I was in court today. I told the judge that I did not want the current auctioneer retained and that I would not cooperate with him. He said that he could not dispense with the auctioneer without first hearing from him and he was not in court. The judge adjourned the matter until October to allow me to cross-examine the auctioneer. Could this auctioneer be retained against my wishes? Also, I told the judge that my ex-husband was confused and that I did not think that his solicitor should be taking instructions from him. The judge said that he would have to have proof of this. There seems to be a problem getting a medical report regarding my ex-husband's mental capacity. My ex-husband's nephew has put himself down as next of kin with the nursing home where my ex-husband is resident and with the HSE under the Fair Deal scheme. I called to see his doctor who said that he would prepare a report but that he would have to have a letter of permission from a solicitor. Also, he said that he would have to consult with the next of kin which my ex-husband's nephew claims to be. I told the doctor that I did not believe that this permission would be forthcoming. He then said that he could not issue a report. My ex-husband has a son and daughter. Where do they stand regarding next of kin? As joint owner of the land, I am concerned as to what decisions are being made about it, would I in my own right not be entitled to a medical report with regard to his mental state since it involves ownership of land?
1. At the outset, it would save you a lot of hassle if you could get your ex husband's son or daughter to be named as next of kin of your ex-husband. This would immediately solve the issue of getting authorisation for a medical report on your ex husband. Secondly, a judge can always appoint an auctioneer you do not want. That is an inevitable effect of any judicial decision. However, you should make clear in your cross examination of the auctioneer in October what his deficiencies are. This is the best way to highlight why he should not act. Additionally, you should have the name of an alternative auctioneer who is willing to act.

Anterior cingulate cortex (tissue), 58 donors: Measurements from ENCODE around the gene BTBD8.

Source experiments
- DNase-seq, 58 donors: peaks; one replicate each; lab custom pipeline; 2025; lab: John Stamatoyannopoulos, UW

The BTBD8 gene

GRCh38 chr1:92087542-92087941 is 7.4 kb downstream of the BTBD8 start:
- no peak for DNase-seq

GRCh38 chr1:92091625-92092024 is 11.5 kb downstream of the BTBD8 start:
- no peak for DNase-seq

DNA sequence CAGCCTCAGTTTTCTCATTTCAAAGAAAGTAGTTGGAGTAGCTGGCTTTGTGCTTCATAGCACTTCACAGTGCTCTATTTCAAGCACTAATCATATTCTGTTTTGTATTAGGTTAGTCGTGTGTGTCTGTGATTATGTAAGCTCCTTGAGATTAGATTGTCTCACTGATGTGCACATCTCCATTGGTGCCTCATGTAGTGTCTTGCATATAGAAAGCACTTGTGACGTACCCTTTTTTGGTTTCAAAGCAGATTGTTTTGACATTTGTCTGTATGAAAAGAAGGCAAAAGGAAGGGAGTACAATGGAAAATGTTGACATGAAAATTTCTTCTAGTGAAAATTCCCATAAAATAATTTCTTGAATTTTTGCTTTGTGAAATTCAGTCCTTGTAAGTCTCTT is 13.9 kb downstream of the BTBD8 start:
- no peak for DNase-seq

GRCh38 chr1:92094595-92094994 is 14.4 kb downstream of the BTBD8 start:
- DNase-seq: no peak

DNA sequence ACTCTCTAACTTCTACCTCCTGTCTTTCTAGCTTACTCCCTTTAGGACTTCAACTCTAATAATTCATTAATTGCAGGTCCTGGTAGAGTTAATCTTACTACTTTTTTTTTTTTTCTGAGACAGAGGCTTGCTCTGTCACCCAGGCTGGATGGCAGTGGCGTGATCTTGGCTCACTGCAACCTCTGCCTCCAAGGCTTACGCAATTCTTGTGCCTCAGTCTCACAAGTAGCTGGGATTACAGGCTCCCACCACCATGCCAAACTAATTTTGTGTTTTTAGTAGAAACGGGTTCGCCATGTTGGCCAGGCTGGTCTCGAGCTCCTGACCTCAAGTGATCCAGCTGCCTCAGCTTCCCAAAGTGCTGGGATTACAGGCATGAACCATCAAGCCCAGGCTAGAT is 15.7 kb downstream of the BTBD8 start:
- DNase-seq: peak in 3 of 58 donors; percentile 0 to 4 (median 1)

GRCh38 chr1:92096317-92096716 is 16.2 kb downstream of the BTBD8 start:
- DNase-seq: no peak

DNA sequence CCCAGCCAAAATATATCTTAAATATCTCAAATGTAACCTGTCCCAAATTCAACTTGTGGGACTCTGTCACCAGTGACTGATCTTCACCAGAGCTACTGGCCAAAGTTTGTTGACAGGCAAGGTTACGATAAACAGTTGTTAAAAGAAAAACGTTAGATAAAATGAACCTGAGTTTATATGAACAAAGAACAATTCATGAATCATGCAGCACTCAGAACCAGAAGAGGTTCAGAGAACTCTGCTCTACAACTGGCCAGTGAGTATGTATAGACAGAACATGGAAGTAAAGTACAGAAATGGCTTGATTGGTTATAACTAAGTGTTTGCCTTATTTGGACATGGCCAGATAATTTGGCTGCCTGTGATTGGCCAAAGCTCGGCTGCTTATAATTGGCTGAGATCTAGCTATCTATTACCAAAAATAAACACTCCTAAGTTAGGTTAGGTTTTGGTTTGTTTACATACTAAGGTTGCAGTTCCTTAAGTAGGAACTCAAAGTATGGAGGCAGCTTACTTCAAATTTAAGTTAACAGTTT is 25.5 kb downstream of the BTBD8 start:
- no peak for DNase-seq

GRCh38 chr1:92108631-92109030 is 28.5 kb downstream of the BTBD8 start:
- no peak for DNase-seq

2. Be aware that you can put down a Motion to have an independent assessor appointed by the court to determine your ex husband's mental capacity. If the doctor is not willing to issue a report, then this is the next step on this issue.
How do I go about having my son named as his next of kin? If we did put forward a motion to have an independent assessor appointed to determine my ex-husband's mental capacity, would I have to notify the other side? Is it the same procedure as before going before the registrar?
3. Essentially, you should get the son or daughter to put themselves down as next of kin at the nursing home. There is no reason why the nephew should be named as next of kin. Secondly, you will have to notify the other side by serving on them a copy of your Notice of Motion if you wish to get an independent assessor named. This will be done in the same manner as you have previously issued a Motion and it will once again be based on an affidavit.
What does being next of kin entail or is it purely for legal purposes? My son lives and works in Dublin; would he be expected to be on hand to take his father to hospital etc or deal with anything else that may arise?
4. Next of kin means you can make decisions in relation to the welfare of the patient. There is absolutley no difficulty with your son who lives in Dublin being named as next of kin. There is no requirement that the next of kin has to be on hand to take their father to the hospital or such like. It is a purely legal requirement that the next of kin are the person(s) who will take care decisions in relation to the patient.
You say he should get his name put down as next of kin with the nursing home, is it enough to just write to them? What about the Fair Deal scheme with the HSE; can he write to them also?
5. In both cases he should write and state that he is the son and closest relation of your ex husband.
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Barrister 17 years experience
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